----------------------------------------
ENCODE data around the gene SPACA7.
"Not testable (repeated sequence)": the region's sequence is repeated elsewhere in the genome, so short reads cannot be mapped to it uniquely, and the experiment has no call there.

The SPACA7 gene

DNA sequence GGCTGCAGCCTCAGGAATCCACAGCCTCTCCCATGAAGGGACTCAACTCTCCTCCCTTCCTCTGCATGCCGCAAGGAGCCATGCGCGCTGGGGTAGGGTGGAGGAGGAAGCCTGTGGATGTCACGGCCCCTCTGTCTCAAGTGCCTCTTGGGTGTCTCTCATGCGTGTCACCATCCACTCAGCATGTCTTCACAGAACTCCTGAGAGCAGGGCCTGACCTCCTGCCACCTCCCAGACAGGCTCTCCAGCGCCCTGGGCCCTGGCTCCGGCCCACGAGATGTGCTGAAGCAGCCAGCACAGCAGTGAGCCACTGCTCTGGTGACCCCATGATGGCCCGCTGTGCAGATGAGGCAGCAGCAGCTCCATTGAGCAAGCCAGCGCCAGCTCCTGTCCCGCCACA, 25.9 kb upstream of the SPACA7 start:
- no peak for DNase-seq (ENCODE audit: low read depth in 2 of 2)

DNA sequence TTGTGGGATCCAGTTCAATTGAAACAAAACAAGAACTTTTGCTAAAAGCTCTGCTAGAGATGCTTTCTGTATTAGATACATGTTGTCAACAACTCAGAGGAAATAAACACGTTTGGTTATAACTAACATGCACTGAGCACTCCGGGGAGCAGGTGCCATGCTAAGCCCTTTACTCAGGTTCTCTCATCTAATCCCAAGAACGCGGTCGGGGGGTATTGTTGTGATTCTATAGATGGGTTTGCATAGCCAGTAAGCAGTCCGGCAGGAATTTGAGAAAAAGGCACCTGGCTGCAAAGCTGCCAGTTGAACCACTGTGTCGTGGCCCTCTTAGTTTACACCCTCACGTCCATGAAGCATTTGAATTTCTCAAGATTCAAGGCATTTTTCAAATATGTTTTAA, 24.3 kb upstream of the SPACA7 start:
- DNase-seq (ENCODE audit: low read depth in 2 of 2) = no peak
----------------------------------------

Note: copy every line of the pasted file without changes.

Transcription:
ENCODE data around the gene SPACA7.
"Not testable (repeated sequence)": the region's sequence is repeated elsewhere in the genome, so short reads cannot be mapped to it uniquely, and the experiment has no call there.

The SPACA7 gene

DNA sequence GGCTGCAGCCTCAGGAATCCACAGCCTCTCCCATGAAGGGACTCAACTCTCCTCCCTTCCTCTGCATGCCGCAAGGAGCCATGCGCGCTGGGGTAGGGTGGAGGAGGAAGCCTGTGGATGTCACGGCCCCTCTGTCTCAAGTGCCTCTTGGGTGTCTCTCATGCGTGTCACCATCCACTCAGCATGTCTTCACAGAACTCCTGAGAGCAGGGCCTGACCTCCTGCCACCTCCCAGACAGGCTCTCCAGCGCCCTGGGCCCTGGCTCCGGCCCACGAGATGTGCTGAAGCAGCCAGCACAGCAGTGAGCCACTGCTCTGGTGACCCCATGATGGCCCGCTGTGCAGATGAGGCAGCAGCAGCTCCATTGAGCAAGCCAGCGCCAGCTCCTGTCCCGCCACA, 25.9 kb upstream of the SPACA7 start:
- no peak for DNase-seq (ENCODE audit: low read depth in 2 of 2)

DNA sequence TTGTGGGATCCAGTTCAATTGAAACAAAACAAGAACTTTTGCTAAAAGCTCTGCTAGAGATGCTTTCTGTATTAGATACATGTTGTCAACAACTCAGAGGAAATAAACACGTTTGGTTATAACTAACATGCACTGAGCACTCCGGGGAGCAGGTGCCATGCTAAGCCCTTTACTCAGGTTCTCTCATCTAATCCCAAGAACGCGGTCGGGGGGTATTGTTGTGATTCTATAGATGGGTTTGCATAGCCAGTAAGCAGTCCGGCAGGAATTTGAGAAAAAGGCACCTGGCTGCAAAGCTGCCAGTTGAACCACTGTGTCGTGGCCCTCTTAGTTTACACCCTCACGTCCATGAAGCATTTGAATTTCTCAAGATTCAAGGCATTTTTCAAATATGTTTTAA, 24.3 kb upstream of the SPACA7 start:
- DNase-seq (ENCODE audit: low read depth in 2 of 2) = no peak